Menu

Tropical Forests Lost 40 Football Fields of Tree Cover Per Minute in 2017

New University of Maryland data published by Global Forest Watch (GFW) Wednesday revealed 2017 as the second-worst year on record for tropical tree cover loss, a GFW blog announced.

Tropical Forests

Tropical tree cover decreased by an area the size of Bangladesh—a total of 39 million acres. That amounts to 40 football fields worth of trees cut every minute of last year in a devastating blow to biodiversity and the global climate.

Despite conservation efforts, 2017 was only slightly less devastating for tropical rainforests than 2016, according to the World Resources Institute (WRI), which runs GFW.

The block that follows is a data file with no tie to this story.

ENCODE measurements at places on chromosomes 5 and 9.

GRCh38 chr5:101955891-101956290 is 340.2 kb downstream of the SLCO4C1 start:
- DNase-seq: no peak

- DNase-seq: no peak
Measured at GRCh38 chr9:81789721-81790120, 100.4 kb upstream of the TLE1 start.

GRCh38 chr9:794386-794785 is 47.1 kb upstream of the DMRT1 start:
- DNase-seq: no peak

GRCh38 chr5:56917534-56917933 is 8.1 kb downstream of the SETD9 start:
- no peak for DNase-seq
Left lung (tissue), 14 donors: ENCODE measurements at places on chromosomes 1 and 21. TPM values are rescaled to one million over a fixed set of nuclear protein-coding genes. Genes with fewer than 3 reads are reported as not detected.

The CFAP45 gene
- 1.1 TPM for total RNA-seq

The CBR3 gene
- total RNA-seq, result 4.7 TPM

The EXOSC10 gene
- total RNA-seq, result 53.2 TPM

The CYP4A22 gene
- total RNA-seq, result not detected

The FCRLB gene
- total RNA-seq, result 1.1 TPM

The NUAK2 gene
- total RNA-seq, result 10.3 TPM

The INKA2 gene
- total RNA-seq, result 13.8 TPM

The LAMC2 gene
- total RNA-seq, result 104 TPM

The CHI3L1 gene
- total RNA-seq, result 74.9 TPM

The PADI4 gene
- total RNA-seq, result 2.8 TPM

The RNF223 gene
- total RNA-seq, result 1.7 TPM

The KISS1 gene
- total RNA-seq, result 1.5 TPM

“This is truly an urgent issue that should be getting more attention,” WRI senior fellow Frances Seymour told The Guardian. “We are trying to put out a house fire with a teaspoon.”

Part of the loss is due to a nasty climate change feedback loop. Forests are an important carbon sink, and deforestation contributes as much carbon dioxide to the atmosphere as the U.S., according the The Guardian. This drives global warming that makes wildfires and storms more common and severe, partly contributing to more tree cover loss. For example, 2017’s devastating hurricanes cost the island of Dominica 32 percent of its tree cover and Puerto Rico 10 percent, according to GFW.

But most of last year’s loss was more directly human caused.

“The main reason tropical forests are disappearing is not a mystery—vast areas continue to be cleared for soy, beef, palm oil, timber, and other globally traded commodities,” Seymour told The Guardian.

READ MORE AT EcoWatch.com